Free access

Elizabeth Carroll and Ariane Lewis

A ppreciating the fund of knowledge and resources available to minimize the risk of surgical site infections (SSIs) after brain surgery in the 21st century requires an understanding of the history of SSI prevention. Herein, we review the history of SSI prevention from the initial days of brain surgery in the prehistoric period to the present ( Table 1 ). TABLE 1. Timeline of SSI prevention techniques after brain surgery Period Prevention Technique Prehistoric period - Gold (a biocidal agent) was used for cranioplasty inlay Egyptian & Babylonian period - The

Restricted access

Ahmed Kashkoush, Nitin Agarwal, Ashley Ayres, Victoria Novak, Yue-Fang Chang, and Robert M. Friedlander

N osocomial infections are devastating complications that increase patient morbidity and mortality. 8 , 9 , 16 , 51 Of all healthcare-associated infections, surgical site infections (SSIs) are among the most common causes of morbidity, prolonged hospital stays, and increased healthcare costs. 8 , 51 The annual cost of SSIs in the United States is approximated to be $3.5 to $10 billion. 3 , 4 Some estimate that SSIs increase mortality by 4.3% and can increase healthcare costs by as much as 3-fold. 20 , 27 , 52 Avoiding SSIs is not always possible, but the

Restricted access

Byung-Uk Kang, Sang-Ho Lee, Yong Ahn, Won-Chul Choi, and Young-Geun Choi

S urgical site infection is a significant complication in spinal surgery as it is associated with prolonged morbidity and poor functional outcome. The occurrence is relatively frequent, and the reported incidence varies from 0.7 to 6%. 2 , 6 , 10 , 17 , 22 , 26 , 27 Surgical site infection often requires long-term antibiotic therapy, surgical debridement, and a prolonged hospital stay. Appropriate prevention and early detection of infectious complications can lead to improved outcomes. Of great interest is a simple and reliable screening test for detection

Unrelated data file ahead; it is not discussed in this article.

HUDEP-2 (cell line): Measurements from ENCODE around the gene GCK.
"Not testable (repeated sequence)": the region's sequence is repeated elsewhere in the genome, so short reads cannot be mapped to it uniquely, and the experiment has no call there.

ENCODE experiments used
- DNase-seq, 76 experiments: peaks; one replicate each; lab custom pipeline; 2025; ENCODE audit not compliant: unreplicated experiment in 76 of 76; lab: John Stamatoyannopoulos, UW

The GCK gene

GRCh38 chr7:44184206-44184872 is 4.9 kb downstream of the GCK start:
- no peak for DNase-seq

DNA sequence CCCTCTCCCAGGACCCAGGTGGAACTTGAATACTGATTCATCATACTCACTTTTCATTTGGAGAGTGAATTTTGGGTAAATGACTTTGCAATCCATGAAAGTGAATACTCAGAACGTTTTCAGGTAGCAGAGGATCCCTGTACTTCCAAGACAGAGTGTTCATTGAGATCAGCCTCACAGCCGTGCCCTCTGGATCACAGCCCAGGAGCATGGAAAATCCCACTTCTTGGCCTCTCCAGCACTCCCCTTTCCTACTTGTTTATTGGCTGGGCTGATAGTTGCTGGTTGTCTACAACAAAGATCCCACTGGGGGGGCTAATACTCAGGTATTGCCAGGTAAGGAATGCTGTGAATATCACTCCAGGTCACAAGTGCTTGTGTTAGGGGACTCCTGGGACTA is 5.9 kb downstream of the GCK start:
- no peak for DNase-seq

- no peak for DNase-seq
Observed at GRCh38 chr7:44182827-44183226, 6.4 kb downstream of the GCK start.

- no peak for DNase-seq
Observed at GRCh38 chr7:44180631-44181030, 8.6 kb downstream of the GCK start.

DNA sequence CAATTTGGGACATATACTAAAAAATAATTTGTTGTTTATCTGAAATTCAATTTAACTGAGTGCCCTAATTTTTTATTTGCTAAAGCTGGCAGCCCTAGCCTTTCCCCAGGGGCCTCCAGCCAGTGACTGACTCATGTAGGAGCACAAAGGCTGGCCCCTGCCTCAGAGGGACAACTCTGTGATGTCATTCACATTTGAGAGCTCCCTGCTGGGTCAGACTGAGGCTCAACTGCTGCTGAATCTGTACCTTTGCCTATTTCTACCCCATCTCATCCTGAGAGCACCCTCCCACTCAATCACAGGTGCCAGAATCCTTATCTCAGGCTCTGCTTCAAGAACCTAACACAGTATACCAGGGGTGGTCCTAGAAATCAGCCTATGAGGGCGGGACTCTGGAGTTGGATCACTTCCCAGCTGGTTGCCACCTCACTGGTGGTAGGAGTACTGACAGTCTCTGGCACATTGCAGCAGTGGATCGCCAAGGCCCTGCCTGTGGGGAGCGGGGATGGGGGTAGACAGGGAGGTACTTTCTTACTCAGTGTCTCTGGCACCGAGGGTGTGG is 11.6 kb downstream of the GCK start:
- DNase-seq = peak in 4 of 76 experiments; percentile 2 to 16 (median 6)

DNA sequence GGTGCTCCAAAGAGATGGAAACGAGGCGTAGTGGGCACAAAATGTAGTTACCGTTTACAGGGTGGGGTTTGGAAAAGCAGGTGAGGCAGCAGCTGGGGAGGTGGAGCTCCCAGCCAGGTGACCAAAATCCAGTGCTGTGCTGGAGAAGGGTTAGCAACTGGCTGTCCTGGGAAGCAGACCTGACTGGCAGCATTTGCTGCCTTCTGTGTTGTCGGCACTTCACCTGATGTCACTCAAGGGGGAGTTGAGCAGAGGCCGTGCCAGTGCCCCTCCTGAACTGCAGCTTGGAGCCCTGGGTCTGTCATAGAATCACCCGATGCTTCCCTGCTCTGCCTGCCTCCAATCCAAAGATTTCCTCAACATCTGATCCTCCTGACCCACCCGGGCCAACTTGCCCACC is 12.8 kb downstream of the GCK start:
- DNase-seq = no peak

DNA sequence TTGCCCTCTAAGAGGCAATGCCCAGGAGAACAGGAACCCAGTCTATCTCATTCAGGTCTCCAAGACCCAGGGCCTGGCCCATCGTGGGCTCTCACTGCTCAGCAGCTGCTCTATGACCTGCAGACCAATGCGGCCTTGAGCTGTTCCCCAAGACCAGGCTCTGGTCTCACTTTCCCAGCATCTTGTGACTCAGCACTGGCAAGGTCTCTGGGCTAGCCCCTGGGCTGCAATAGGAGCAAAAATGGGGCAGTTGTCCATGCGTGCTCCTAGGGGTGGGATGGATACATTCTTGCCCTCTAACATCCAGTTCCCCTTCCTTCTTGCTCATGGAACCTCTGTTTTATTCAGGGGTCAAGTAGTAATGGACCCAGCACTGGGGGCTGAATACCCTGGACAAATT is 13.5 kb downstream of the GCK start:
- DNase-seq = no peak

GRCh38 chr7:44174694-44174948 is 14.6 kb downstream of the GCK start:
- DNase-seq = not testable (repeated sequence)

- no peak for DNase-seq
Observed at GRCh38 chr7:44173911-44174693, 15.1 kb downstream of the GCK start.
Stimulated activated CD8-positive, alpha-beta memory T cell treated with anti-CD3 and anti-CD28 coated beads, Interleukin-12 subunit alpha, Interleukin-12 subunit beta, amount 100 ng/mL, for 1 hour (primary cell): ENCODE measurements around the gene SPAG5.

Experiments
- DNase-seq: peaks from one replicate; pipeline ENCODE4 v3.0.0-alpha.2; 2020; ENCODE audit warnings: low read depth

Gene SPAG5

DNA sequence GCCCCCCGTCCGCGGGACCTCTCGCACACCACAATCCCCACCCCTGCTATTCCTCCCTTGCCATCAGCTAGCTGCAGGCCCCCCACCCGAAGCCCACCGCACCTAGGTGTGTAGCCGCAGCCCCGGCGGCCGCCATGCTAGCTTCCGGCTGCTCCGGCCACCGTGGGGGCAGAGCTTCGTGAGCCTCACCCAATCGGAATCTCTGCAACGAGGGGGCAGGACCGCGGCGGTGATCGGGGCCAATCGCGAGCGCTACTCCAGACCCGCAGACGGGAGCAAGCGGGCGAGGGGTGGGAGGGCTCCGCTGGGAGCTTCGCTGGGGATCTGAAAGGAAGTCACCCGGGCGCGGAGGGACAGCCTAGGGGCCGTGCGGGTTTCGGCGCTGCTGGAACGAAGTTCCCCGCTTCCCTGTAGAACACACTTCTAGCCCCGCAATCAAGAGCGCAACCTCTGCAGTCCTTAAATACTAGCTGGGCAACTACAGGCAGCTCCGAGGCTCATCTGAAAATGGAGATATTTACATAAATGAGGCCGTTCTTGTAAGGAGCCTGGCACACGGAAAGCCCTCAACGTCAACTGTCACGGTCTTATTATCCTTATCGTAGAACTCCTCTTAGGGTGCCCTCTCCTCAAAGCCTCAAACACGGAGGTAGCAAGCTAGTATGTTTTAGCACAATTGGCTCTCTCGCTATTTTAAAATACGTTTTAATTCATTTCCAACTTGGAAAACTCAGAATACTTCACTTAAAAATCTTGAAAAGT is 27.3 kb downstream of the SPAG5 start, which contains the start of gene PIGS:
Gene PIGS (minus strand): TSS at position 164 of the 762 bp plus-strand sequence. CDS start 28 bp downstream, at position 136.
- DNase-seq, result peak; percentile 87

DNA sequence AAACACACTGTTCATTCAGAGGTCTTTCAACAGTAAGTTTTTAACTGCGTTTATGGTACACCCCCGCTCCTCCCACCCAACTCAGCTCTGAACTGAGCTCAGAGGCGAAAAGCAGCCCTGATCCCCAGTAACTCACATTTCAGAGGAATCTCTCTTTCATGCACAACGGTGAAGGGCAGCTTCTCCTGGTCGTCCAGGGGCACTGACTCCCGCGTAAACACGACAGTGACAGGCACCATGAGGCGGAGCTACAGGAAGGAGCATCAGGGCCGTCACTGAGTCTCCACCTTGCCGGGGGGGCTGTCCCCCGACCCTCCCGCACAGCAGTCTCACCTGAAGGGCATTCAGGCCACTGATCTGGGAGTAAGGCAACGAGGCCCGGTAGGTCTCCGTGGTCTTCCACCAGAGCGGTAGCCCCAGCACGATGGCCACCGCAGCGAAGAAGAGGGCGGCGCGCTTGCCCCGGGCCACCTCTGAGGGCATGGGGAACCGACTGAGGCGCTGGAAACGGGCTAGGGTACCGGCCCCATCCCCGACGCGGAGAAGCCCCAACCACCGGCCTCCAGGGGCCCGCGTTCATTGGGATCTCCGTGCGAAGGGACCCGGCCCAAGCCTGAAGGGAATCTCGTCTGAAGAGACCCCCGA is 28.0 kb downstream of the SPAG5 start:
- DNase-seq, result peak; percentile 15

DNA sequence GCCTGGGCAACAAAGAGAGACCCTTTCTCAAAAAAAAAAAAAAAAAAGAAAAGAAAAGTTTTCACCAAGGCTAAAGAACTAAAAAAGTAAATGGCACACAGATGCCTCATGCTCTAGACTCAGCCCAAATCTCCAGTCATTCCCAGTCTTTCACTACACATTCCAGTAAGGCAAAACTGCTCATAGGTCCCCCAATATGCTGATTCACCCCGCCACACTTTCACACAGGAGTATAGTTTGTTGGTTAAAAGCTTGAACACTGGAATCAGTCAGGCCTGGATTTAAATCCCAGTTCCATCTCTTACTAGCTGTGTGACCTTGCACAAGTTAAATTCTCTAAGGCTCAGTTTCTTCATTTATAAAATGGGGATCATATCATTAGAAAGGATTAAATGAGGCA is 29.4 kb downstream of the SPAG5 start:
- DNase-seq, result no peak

Full access

Brandon A. Sherrod and Brandon G. Rocque

H ospital - acquired infections are an increasingly prevalent and costly problem. 28 Surgical site infection (SSI) is a hospital-acquired infection causing significant morbidity, mortality, and added cost of care. 15 , 19 , 22 , 28 Although SSI itself is considered an undesired surgical complication, subsequent SSI-related adverse events such as bloodstream infection, septic shock, readmission, or reoperation are potentially more harmful than the SSI itself. The gravity of SSI, especially when considering the potential preventability of the infection

Full access

Mohamed Macki, Azam Basheer, Ian Lee, Ryan Kather, Ilan Rubinfeld, and Muwaffak M. Abdulhak

reduction plate internal fixation for the treatment of irreducible atlantoaxial dislocation: a 2- to 4-year follow-up. Orthopedic Surg 2: 149–155, 2010, with permission from Wiley. © 2010 Tianjin Hospital and Blackwell Publishing Asia Pty Ltd. Despite this unique addition to the surgeon’s armamentarium to access the C1–2 segment, the operation is limited by technical difficulties and concern for high complication rates, namely surgical site infection (SSI) after violating the posterior oral mucosa. 18 Thus, the transoral approach is often abandoned in favor of posterior